Laser routing. Laser routing supplies a space advantage, as the kerf width is just a few micrometers. For instance, the little boards in FIGURE 2 were initially organized in anticipation that the panel could be routed. In this manner the panel yielded 124 boards. After designing the design for laser Laser PCB Depaneling, the quantity of boards per panel increased to 368. So for every 368 boards needed, just one single panel needs to be produced rather than three.
Routing may also reduce panel stiffness to the level that a pallet may be required for support during the earlier steps inside the assembly process. But unlike the prior methods, routing is not confined to cutting straight line paths only.
The majority of these methods exert some extent of mechanical stress on the board edges, which can lead to delamination or cause space to develop round the glass fibers. This might lead to moisture ingress, which is able to reduce the long-term reliability of the circuitry.
Additionally, when finishing placement of components on the board and after soldering, the ultimate connections involving the boards and panel must be removed. Often this is accomplished by breaking these final bridges, causing some mechanical and bending stress on the boards. Again, such bending stress could be damaging to components placed near areas that need to be broken to be able to eliminate the board through the panel. It is actually therefore imperative to take the production methods into consideration during board layout as well as for panelization so that certain parts and traces usually are not put into areas known to be subject to stress when depaneling.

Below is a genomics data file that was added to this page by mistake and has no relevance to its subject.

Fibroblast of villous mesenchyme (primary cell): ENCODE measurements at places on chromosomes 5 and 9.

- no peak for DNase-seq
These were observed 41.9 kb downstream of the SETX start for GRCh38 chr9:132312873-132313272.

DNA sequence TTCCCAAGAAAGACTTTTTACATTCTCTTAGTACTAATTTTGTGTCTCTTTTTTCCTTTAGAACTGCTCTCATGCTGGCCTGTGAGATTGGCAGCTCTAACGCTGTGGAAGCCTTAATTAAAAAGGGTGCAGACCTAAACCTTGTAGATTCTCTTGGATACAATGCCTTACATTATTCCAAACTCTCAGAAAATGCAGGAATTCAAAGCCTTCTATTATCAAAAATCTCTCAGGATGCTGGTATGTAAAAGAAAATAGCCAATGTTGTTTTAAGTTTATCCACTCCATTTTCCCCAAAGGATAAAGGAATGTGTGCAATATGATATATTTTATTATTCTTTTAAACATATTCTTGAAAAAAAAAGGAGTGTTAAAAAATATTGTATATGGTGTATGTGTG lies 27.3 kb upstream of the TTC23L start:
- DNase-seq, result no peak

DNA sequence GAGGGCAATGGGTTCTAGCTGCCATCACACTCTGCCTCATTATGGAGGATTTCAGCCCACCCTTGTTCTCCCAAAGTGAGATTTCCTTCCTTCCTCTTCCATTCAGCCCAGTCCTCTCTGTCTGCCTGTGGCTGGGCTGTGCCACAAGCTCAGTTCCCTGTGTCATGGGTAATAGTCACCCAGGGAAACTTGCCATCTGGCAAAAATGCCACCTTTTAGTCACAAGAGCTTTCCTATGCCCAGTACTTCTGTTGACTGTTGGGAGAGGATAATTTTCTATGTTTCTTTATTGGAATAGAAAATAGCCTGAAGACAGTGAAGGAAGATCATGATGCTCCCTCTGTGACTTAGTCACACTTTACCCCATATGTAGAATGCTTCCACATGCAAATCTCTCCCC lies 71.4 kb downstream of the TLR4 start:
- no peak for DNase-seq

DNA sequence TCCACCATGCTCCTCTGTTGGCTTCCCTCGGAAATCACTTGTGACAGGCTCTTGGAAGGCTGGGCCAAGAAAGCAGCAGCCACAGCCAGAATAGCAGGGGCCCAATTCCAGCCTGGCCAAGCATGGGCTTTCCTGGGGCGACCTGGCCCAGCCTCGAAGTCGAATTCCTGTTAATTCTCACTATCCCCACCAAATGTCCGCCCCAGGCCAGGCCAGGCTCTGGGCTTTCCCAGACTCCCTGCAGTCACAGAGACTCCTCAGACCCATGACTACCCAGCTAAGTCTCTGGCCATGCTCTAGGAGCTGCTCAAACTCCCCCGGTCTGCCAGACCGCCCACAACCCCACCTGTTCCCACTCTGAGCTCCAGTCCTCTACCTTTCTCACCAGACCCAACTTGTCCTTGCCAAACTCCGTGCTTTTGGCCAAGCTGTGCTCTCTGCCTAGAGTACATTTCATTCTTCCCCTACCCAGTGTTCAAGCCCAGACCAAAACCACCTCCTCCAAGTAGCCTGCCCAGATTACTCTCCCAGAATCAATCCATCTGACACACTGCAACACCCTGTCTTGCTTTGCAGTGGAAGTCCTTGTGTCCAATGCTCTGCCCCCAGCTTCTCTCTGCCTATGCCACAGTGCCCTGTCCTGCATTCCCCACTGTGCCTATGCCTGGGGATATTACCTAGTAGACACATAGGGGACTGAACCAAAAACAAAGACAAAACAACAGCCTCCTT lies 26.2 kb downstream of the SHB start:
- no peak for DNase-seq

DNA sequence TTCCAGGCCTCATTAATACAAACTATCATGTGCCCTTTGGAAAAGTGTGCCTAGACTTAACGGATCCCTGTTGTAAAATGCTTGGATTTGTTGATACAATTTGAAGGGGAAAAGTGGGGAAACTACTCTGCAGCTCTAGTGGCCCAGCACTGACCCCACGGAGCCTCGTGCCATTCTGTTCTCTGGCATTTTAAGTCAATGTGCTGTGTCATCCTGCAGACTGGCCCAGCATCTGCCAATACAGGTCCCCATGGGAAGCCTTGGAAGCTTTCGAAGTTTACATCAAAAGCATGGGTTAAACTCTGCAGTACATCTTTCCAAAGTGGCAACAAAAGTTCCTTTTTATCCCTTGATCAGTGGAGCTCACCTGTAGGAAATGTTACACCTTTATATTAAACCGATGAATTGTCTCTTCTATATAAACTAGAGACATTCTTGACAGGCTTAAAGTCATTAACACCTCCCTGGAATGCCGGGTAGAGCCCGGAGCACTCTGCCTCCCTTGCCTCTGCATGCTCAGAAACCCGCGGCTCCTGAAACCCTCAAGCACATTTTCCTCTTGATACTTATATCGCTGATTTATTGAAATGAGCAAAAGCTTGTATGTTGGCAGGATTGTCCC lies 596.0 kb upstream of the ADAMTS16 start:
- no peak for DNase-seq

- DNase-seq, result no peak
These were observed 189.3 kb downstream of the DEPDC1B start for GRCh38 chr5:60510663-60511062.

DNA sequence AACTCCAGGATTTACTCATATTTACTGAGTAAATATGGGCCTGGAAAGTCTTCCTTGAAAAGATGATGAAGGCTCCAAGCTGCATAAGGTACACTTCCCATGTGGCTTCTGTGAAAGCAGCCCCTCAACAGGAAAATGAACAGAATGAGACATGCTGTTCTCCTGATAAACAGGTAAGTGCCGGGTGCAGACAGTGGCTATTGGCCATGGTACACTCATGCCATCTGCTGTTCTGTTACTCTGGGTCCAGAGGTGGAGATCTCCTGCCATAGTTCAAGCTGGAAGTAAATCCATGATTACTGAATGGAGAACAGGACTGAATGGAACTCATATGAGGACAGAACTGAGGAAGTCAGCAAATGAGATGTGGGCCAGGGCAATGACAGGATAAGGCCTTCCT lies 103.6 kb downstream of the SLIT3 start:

Room can also be required to permit the precision (or lack thereof) with which the tool path can be placed and to take into consideration any non-precision within the board pattern.
Laser cutting. Probably the most recently added tool to delaminate flex and rigid boards is really a laser. In the SMT industry several types of lasers are now being employed. CO2 lasers (~10µm wavelength) can provide high power levels and cut through thick steel sheets and also through circuit boards. Neodymium:Yag lasers and fiber lasers (~1µm wavelength) typically provide lower power levels at smaller beam sizes. These two laser types produce infrared light and could be called “hot” lasers since they burn or melt the fabric being cut. (As an aside, these are the laser types, particularly the Nd:Yag lasers, typically used to produce stainless stencils for solder paste printing.)